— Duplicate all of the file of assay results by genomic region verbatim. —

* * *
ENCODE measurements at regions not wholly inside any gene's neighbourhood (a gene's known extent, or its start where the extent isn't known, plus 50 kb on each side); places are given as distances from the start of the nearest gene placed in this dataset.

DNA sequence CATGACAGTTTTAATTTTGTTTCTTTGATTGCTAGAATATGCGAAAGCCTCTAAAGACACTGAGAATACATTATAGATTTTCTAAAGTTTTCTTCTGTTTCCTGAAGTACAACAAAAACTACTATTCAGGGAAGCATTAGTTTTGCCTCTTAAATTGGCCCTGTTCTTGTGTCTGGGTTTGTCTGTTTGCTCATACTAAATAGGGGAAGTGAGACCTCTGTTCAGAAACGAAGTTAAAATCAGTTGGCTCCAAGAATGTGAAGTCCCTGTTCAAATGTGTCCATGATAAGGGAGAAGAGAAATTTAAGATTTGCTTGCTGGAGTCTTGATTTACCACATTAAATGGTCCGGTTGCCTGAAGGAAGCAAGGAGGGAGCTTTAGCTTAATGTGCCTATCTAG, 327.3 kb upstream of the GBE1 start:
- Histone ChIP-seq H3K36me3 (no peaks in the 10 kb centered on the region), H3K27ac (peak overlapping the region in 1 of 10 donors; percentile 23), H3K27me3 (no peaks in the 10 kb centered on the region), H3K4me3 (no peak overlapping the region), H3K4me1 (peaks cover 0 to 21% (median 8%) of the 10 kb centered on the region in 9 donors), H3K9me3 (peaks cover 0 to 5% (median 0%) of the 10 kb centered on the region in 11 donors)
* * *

ENCODE measurements at regions not wholly inside any gene's neighbourhood (a gene's known extent, or its start where the extent isn't known, plus 50 kb on each side); places are given as distances from the start of the nearest gene placed in this dataset.

DNA sequence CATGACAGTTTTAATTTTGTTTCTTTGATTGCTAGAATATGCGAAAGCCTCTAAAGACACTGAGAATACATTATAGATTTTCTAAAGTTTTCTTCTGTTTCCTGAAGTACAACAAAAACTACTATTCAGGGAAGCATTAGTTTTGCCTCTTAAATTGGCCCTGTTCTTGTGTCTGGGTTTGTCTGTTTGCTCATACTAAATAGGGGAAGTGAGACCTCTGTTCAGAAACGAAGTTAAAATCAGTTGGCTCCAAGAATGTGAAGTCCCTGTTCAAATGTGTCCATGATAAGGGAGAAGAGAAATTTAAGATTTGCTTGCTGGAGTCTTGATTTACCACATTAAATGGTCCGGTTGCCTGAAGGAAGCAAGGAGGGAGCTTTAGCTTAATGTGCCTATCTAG, 327.3 kb upstream of the GBE1 start:
- Histone ChIP-seq H3K36me3 (no peaks in the 10 kb centered on the region), H3K27ac (peak overlapping the region in 1 of 10 donors; percentile 23), H3K27me3 (no peaks in the 10 kb centered on the region), H3K4me3 (no peak overlapping the region), H3K4me1 (peaks cover 0 to 21% (median 8%) of the 10 kb centered on the region in 9 donors), H3K9me3 (peaks cover 0 to 5% (median 0%) of the 10 kb centered on the region in 11 donors)